The newly opened National Museum of Estonia in the city of Tartu caved under pressure from religious groups, politicians and the public and altered an art exhibit featuring the Virgin Mary, reported news media non-profit Transitions Online on 17 October 2016.
The exhibit featured a virtual image of the Virgin Mary projected onto glass panels set into a concrete pedestal. On the pedestal was a spot that visitors could kick, which would “shatter” the image into virtual pieces that then form into the word “Reformation”. The museum removed the interactive element of kicking the pedestal.
Manager of the exhibition Kristel Rattus said the aim of the exhibit was not to pinpoint a particular religious icon, but rather to provoke people to think about the consequences of their actions and doesn’t consider the alteration to be censorship; rather, Rattus considers the original version had an opposite effect of encouraging aggressive behaviour.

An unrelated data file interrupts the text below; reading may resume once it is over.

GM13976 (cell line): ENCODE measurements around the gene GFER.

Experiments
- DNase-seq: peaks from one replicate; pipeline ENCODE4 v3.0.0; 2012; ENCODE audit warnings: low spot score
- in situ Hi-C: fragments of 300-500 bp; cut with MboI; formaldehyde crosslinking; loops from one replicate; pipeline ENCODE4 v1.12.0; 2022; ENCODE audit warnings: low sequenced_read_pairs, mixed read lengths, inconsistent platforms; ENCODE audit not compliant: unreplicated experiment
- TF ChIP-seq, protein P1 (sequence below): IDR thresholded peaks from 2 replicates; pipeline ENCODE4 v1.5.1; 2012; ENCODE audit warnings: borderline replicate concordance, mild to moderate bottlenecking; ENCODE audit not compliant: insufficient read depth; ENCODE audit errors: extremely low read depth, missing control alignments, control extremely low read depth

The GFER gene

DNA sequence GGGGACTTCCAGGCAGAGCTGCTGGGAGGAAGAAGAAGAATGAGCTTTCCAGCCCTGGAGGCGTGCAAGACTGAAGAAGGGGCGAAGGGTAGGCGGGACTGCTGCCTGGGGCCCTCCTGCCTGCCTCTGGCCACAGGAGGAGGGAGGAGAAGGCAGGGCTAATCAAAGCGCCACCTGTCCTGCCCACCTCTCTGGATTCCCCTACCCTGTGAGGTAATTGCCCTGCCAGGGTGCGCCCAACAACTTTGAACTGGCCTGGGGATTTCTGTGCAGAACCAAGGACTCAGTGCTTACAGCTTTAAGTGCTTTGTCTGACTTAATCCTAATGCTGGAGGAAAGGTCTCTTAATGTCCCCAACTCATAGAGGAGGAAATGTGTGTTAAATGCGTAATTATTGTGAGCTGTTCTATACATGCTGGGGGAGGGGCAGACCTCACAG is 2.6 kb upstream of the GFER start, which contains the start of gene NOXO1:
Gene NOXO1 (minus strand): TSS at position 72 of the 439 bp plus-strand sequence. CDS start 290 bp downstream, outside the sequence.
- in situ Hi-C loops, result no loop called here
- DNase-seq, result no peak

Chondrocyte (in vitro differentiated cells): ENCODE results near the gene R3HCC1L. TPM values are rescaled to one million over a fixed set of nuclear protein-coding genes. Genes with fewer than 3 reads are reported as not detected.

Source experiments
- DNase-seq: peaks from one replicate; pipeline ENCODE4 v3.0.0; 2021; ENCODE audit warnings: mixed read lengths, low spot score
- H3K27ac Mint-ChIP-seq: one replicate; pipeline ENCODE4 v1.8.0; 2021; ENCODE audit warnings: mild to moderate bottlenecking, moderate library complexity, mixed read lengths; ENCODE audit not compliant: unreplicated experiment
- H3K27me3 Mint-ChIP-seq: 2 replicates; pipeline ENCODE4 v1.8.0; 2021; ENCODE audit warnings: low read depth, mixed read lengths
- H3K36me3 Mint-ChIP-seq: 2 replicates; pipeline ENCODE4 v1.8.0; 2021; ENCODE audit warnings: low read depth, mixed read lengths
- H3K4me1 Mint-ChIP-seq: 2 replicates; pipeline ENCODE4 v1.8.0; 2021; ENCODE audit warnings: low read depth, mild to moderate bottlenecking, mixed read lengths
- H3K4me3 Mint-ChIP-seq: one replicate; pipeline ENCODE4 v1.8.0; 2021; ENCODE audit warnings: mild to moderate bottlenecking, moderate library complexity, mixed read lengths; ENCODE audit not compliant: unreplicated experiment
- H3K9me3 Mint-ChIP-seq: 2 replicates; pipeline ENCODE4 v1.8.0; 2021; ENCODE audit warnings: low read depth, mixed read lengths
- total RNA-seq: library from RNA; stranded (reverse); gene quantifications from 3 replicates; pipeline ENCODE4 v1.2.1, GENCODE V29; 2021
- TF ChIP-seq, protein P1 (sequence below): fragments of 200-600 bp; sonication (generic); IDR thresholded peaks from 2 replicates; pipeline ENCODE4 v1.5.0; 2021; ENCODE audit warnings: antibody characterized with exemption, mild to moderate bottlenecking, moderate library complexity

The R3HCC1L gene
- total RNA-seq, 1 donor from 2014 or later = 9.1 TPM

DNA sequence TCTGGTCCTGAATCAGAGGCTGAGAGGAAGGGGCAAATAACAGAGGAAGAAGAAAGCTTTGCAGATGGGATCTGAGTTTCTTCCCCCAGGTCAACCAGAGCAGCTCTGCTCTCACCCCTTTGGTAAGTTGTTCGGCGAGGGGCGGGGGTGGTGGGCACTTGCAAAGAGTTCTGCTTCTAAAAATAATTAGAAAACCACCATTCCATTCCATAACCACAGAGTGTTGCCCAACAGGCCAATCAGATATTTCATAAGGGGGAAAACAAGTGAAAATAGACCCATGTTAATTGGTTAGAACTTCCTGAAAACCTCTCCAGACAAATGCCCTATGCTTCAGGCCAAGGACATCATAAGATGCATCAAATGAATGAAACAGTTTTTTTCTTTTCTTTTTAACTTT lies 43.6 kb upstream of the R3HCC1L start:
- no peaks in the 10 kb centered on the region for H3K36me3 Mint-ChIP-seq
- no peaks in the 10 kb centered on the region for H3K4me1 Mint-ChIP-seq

Archbishop of the Estonian Evangelical Lutheran Church, Urmas Viilma, stated on his Facebook page on 30 September 2016 after the museum’s inauguration that the exhibit was an “insult” to believers and that it encouraged people to destroy an icon.
Estonia’s former ambassador to Russia said the exhibit “insults the feelings of religious Russian-speaking residents and hinders their integration”, reported the Daily Mail on 13 October 2016.
The museum was just inaugurated on 29 September 2016 and opened to the public on 1 October 2016.
Photo: National Museum of Estonia’s Facebook page
» Christian Today – 19 October 2016:
Museum back down over controversial exhibit which allowed visitors to ‘kick’ Virgin Mary
» Transitions Online – 17 October 2016:
Estonian art exhibit causes uproar
» Daily Mail – 13 October 2016:
Pray and display: Museum in Estonia invites visitors to smash an image of the Virgin Mary to pieces